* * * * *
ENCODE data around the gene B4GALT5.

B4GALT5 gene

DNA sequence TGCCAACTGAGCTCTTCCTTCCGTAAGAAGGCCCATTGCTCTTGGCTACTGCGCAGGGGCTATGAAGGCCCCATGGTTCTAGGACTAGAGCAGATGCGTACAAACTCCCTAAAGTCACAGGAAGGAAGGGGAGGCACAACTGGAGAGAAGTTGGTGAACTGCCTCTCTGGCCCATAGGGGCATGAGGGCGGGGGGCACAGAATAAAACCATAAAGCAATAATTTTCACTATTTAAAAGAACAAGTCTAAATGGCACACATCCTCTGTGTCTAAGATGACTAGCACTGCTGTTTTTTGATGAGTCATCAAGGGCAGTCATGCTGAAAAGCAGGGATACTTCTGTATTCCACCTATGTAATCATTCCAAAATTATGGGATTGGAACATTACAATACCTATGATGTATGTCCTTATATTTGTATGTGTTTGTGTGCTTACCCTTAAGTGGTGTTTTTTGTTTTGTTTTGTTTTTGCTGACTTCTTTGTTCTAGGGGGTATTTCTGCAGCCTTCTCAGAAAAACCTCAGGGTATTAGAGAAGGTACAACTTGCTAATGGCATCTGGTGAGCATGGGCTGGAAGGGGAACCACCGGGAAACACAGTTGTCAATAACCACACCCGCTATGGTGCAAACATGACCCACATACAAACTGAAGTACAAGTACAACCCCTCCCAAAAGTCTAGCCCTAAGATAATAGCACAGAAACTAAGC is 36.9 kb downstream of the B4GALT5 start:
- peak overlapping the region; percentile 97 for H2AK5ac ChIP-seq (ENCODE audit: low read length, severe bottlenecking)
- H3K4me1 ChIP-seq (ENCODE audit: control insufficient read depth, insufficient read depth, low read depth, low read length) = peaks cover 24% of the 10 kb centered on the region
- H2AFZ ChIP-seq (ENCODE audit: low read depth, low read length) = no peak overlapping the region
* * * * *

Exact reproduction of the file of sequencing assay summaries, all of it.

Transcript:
ENCODE data around the gene B4GALT5.

B4GALT5 gene

DNA sequence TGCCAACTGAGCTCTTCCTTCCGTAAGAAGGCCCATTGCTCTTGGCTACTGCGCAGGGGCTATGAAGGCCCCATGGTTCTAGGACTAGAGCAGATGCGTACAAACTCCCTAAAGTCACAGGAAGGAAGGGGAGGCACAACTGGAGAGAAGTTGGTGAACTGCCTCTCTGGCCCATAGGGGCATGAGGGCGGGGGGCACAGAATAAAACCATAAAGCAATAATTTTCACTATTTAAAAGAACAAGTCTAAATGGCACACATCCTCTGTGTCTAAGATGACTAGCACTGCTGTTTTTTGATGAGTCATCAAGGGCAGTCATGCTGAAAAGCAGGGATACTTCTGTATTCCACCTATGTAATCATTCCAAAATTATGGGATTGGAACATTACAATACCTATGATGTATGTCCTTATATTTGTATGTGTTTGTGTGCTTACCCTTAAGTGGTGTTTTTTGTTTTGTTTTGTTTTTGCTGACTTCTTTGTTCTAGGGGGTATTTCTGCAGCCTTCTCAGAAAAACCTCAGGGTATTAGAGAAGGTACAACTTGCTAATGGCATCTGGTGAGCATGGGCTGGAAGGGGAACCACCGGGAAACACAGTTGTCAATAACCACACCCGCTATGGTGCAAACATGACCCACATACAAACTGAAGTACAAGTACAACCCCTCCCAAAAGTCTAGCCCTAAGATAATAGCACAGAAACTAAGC is 36.9 kb downstream of the B4GALT5 start:
- peak overlapping the region; percentile 97 for H2AK5ac ChIP-seq (ENCODE audit: low read length, severe bottlenecking)
- H3K4me1 ChIP-seq (ENCODE audit: control insufficient read depth, insufficient read depth, low read depth, low read length) = peaks cover 24% of the 10 kb centered on the region
- H2AFZ ChIP-seq (ENCODE audit: low read depth, low read length) = no peak overlapping the region